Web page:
‘Terrific in The Sweeney, unforgettable in Minder (helluva song too, lampoonery aside). They don’t make ‘em like that anymore.’

Actor Stuart Anthony said: ‘Dennis Waterman has left us. What a fantastic talent and lovely man. Such a loss to the industry. RIP.’

Newsreader Kay Burley posted: ‘A brilliant actor who was a staple on our screens throughout the 70s and 80s. Loved The Sweeney. Loved Minder more.’

DIY SOS presenter Nick Knowles also today reminisced about a charity golf trip he took alongside Waterman.

Knowles tweeted: ‘I played golf on a tour to Bermuda with Dennis Waterman – I’m not much of a golfer – he was – but it was time spent with him between rounds that were well worth the trip. A genuinely lovely guy. RIP.’ 

And presenter and comedian Paddy McGuinness said he had always wanted to be the character of Waterman’s Terry McCann.

In a tweet, he wrote: ‘Myself and my Phoenix Nights cast mates used to sing the theme tune to Minder on tour and on the Karaoke!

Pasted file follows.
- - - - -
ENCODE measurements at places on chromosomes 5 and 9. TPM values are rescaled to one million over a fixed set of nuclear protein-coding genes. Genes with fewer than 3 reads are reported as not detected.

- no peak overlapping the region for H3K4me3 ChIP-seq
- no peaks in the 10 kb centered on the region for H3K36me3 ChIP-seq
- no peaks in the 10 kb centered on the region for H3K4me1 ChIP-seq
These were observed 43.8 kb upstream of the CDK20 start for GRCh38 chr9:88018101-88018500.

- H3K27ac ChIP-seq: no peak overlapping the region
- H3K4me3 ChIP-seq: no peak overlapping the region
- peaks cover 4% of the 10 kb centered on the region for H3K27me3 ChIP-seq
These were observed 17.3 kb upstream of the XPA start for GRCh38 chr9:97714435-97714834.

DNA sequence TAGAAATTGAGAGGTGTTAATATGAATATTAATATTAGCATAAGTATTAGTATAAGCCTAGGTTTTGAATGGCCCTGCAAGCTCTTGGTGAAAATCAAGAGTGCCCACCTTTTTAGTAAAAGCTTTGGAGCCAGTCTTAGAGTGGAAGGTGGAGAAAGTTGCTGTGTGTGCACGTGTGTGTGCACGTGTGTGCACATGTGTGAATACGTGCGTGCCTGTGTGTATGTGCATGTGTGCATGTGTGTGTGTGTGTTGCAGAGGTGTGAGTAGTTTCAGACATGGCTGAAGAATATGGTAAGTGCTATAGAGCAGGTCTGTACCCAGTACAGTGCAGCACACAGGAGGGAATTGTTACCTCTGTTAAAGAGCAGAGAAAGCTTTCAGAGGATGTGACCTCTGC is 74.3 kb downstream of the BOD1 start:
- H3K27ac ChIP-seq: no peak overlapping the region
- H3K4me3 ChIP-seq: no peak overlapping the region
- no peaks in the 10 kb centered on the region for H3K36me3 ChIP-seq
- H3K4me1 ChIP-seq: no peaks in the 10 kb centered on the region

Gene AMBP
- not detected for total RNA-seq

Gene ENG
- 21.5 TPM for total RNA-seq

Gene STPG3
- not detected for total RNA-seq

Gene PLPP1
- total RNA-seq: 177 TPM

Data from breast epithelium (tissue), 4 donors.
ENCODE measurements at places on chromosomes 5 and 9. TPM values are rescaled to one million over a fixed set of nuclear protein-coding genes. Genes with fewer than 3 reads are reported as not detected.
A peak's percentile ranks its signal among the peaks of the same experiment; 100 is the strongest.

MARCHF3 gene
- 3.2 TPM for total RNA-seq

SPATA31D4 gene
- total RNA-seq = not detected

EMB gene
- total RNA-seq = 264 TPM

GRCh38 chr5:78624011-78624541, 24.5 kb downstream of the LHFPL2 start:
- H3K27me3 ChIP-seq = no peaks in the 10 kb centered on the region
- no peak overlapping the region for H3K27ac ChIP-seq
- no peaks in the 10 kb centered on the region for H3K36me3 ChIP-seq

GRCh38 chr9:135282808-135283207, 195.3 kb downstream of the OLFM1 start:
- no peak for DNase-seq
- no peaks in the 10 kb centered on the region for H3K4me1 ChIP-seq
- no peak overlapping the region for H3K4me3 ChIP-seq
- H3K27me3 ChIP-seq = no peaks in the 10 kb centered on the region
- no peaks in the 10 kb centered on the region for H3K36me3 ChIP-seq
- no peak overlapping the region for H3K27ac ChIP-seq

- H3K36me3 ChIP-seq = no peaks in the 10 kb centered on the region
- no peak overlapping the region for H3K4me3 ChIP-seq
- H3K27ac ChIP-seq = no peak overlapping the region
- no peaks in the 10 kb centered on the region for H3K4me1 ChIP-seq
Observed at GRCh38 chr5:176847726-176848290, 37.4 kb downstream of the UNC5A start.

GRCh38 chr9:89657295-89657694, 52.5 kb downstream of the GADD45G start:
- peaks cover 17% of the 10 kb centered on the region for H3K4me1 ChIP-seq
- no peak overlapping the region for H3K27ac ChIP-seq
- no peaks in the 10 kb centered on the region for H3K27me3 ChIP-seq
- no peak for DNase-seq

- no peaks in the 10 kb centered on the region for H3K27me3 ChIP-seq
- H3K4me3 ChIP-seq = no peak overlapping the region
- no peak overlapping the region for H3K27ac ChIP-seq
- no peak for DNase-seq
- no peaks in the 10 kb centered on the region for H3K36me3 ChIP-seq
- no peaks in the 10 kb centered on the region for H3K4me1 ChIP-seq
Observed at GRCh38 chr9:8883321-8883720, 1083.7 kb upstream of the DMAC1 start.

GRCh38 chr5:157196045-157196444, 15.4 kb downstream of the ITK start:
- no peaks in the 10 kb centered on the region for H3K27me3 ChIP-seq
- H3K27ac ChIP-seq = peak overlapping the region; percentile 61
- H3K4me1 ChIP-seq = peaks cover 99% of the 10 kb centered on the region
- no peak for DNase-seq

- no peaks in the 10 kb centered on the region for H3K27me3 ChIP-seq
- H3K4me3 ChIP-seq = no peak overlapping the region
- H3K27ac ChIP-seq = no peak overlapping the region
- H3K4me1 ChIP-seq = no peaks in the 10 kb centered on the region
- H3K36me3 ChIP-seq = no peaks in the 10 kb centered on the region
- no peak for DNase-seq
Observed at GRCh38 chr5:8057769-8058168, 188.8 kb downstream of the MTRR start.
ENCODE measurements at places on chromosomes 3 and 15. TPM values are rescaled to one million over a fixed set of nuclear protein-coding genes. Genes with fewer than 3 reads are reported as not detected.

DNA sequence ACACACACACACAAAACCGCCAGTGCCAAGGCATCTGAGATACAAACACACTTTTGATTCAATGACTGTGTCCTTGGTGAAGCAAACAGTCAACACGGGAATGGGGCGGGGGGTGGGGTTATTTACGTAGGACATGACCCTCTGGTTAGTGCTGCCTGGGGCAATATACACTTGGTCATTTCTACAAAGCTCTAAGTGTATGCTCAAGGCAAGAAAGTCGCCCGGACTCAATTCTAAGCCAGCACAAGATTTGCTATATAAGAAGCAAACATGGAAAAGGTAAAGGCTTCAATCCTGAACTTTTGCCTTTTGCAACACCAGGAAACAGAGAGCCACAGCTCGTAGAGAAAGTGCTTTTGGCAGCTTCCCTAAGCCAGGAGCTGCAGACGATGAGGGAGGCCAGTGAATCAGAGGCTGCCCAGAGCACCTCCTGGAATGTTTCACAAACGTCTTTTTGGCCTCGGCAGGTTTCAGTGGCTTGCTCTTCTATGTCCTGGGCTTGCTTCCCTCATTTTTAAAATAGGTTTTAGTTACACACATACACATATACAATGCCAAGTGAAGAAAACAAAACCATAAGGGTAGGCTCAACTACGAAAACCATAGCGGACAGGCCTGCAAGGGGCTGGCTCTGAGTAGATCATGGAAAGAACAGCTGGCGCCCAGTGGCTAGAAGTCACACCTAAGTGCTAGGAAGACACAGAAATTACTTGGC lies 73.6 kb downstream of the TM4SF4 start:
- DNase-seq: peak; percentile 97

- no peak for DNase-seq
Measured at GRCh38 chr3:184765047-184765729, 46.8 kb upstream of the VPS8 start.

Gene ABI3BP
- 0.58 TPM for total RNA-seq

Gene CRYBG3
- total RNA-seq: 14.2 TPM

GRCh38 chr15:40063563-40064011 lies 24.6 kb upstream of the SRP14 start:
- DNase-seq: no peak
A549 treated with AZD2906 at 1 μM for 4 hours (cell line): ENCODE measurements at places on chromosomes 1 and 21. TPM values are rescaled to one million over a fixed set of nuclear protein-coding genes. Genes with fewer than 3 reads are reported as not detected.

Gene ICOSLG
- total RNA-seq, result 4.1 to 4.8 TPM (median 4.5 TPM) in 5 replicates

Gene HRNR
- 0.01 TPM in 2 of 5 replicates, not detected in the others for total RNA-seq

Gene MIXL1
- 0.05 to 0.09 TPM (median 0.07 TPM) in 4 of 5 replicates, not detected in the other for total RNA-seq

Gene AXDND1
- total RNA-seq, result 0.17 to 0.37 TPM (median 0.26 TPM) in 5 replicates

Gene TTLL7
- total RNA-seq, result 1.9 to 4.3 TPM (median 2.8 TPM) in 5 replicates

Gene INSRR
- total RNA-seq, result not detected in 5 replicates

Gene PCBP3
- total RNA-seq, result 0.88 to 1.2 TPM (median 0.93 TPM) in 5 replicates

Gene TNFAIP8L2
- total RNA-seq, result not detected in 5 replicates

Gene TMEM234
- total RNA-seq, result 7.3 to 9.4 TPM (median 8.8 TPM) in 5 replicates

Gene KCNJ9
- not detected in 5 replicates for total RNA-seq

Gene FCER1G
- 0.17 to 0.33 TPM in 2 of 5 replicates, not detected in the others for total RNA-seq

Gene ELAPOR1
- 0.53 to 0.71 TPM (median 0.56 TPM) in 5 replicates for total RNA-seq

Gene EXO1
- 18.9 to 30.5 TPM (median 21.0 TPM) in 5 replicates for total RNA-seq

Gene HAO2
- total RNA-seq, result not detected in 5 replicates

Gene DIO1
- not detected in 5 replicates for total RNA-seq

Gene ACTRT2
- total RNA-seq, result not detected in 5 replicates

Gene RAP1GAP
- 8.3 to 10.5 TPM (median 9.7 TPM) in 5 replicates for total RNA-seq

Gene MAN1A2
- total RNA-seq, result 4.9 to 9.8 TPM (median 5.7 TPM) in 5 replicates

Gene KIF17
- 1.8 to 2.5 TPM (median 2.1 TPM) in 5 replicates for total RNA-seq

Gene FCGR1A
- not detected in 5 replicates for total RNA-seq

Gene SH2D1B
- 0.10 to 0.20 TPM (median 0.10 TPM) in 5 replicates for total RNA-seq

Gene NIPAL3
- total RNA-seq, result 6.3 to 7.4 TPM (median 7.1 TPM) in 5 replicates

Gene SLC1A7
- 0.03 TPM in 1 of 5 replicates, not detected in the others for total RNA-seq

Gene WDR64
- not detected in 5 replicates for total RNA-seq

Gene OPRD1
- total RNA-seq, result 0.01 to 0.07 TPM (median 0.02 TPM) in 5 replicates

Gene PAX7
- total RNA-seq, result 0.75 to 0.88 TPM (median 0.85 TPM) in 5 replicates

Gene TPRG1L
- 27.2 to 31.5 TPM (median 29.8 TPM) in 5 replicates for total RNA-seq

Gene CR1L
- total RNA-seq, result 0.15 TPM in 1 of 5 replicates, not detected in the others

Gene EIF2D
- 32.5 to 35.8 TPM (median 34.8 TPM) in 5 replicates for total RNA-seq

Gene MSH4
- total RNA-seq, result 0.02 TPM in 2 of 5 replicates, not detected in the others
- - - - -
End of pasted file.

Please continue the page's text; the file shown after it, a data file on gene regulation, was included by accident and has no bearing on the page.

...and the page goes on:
‘Gutted I never got to meet him, always wanted to be Terry McCann. Another icon from my childhood gone. RIP Dennis Waterman.’

Journalist John Sweeney tweeted: ‘RIP Dennis Waterman. The Sweeney was everything great TV drama should be: gritty, honest, true.’

Actor and writer Reece Shearsmith added: ‘RIP Dennis Waterman. When I worked with him on “New Tricks” he made me the best cups of tea.

‘And of course I just spent the time grilling him about “Scars of Dracula”.’

Former Eastenders and Rise of the Footsoldier actor Craig Fairbrass said: ‘Truly upset & gutted hearing this news. I loved him – my days will never be the same watching ITV4 Sweeney & Minder. Quality classic TV. RIP Dennis x’

Dennis Waterman (right) pictured with fellow London cast members of My Fair Lady, Martine McCutcheon and Jonathan Pryce, making a special appearance at HMV in London’s Oxford Street

Dennis Waterman and his wife Pam Flint arriving at Reading Crematorium for the funeral of George Cole in 2015

Dennis Waterman (left) and George Cole (right) with Chris Routh during filming of Minder in 1985

Waterman pictured alongside Carol Lynley in 1969 film Journey to the Unknown. Waterman played Albert Baker, a young man unlucky in love who becomes attracted to a female mannequin that comes to life in his fantasies

John Thaw and Dennis Waterman on the set of their film Sweeney 2 in December 1977. The film was based on the earlier drama series

Waterman (left) and John Thaw (1942-2002) in centre, pictured together in character as George Carter and Jack Regan during production of the spin-off feature film Sweeney 2